Moving on to the second technique, Jan (a master engraver) gave me some valuable pointers. I managed, in just one hour, to engrave a dolphin on a glass vase which, if you dimmed the lights and backed up a bit (to, say, Finland), looked vaguely like a dolphin on a glass vase. If you didn’t take these measures, it looked more like a Tuna on a glass vase. Or a glob of spit on a glass vase.

“That’s okay,” mustered Jan.

“It’s just beautiful,” gushed Karin.

It was time to attend lunch – I mean, a press conference with food. The glass designer, Gunnel Sahlin (a woman), was giving a presentation in Swedish for the local press on her recent exhibits in America. In this part of Sweden, a few of these glass designers, Gunnel included, are as well known as some TV celebrities because, well, people really seem to like glass here. I was introduced to Gunnel but I didn’t ask her anything because I hadn’t understood much of her hour-long presentation and I had been nodding my head appreciatively the whole time as if I had.

The next stop, the glass blowing department, looked like Santa’s workshop – if it were moved to a sauna and the elves had taken steroids.

Krister, a master glassblower, tried to show me the ropes. The first step, he said, was to take a long metal blowing rod and get some hot glass on the end of it. I walked over to the large pizza oven and dipped the tip of the rod into the pot of glowing white liquid glass. But I didn’t do it quickly enough. At six feet away, the hair on my arms singed from the extreme heat.

I pulled out what looked like a glowing (2000 degree) giant wad of chewing gum. Then Krister asked me to practice blowing a bubble with it. While spinning the rod quickly to keep the gooey glass from dripping onto the floor, I began to slowly inflate it. With minimal effort, I was able to make a bubble nearly the size of a chair. Before it burst, Krister took the bubble over to a cool water trough and let it break safely underwater.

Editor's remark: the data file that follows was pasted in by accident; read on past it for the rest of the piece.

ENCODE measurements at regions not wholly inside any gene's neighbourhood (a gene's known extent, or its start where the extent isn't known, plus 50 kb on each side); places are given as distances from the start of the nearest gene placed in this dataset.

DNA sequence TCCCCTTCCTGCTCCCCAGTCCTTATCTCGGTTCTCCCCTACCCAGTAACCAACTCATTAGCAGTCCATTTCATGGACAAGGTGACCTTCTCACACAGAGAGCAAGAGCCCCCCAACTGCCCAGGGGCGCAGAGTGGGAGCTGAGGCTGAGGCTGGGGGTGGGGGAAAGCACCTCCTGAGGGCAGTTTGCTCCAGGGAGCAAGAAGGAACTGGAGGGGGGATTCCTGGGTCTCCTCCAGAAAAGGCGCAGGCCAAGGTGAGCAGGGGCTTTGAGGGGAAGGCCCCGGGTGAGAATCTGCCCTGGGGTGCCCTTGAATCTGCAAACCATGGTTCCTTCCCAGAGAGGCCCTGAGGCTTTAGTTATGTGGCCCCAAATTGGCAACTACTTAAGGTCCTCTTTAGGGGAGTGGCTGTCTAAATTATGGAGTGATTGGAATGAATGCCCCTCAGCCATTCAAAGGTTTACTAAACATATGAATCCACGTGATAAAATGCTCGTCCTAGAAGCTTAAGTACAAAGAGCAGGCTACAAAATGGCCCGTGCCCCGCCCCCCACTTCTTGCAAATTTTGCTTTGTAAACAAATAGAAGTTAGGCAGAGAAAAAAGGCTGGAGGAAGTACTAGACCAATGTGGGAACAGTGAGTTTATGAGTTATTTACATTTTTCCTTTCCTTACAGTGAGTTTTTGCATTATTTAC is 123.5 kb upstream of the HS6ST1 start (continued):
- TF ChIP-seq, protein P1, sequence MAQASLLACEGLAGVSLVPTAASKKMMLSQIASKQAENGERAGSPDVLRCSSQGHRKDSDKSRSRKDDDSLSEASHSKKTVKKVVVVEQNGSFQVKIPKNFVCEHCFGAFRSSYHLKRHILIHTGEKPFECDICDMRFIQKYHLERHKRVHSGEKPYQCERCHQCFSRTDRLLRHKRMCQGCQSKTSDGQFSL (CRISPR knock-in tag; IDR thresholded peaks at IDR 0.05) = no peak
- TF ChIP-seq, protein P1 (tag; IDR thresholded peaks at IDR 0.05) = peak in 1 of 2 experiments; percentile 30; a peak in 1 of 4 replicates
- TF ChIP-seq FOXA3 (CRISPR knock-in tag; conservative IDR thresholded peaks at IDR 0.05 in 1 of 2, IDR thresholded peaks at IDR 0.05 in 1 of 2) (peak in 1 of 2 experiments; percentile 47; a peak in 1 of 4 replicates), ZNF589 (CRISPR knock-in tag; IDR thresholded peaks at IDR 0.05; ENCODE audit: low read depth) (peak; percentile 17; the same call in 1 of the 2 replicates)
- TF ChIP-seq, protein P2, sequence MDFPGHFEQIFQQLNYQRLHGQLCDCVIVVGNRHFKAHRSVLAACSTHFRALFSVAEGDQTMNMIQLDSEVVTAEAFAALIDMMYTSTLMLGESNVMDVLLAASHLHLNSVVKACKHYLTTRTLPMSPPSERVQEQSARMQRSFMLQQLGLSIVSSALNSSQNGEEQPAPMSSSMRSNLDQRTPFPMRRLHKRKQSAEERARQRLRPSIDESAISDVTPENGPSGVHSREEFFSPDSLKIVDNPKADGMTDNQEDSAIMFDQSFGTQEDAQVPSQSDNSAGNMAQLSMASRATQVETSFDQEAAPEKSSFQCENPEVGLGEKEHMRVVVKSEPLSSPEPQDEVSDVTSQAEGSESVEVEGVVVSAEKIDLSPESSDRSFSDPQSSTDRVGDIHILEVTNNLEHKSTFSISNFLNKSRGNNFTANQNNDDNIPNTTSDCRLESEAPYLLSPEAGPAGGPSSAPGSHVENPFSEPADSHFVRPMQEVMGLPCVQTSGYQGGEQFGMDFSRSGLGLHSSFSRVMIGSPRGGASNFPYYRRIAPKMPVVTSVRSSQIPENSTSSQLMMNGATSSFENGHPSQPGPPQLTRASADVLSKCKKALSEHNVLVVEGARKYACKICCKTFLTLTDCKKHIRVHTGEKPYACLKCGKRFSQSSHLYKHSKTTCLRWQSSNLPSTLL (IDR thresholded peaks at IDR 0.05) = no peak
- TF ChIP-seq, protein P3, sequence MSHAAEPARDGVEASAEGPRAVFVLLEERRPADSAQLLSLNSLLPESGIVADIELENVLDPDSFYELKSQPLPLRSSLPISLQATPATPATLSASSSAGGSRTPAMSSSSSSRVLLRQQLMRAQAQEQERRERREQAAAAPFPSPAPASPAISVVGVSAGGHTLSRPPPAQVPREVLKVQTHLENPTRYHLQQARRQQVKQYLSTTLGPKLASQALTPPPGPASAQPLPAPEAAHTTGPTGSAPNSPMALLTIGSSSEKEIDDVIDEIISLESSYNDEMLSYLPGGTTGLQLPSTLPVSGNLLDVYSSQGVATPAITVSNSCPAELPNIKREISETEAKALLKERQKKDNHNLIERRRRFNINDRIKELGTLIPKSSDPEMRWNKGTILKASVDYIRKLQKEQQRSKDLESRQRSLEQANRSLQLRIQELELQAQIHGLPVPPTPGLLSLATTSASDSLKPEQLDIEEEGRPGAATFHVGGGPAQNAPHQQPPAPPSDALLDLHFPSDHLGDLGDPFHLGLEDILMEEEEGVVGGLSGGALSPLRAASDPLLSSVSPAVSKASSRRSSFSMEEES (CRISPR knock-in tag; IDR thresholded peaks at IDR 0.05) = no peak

“Now,” he said, “you will make a bowl.” Actually, I made several bowls. But if you saw any of them, I doubt you would say, even if you were trying to be polite, “Hey, nice bowl!” You would probably say, “Hey, nice lobsided ashtray!” or “Hey, nice wad of melted glass!” or simply “Hey!”

Karin loved them all.

We went up to the PR offices to say hello. Karin insisted I show everyone my dolphin vase. “Look, isn’t it beautiful!?” They all agreed it was. The head PR person even took a photo of it. My plates and glasses were also passed around. The PR office squealed with each creation: “Beautiful!” “Wonderful!” “Incredible!” Once all my handicraft was spread out, I could see I had ruined an impressive amount of glass.

So what, you may ask, did I take away from this experience besides a hideous set of original tableware? Well, I felt so bad about ruining their glass that I purchased an expensive item that I have absolutely no use for. But the most amazing thing was that in this same glass shop, which looks like Wedding Gift Utopia, I found myself picking up large glass objects and examining the painting, engraving, and blowing work for several minutes with the eye of a craftsman.

I had acquired, if nothing else, expensive taste.

Doug Lansky is a travel writer based in Sweden.

Further information

Kosta Boda web site

Kosta: +46 (0) 478 345 29

Boda: +46 (0) 481 424 10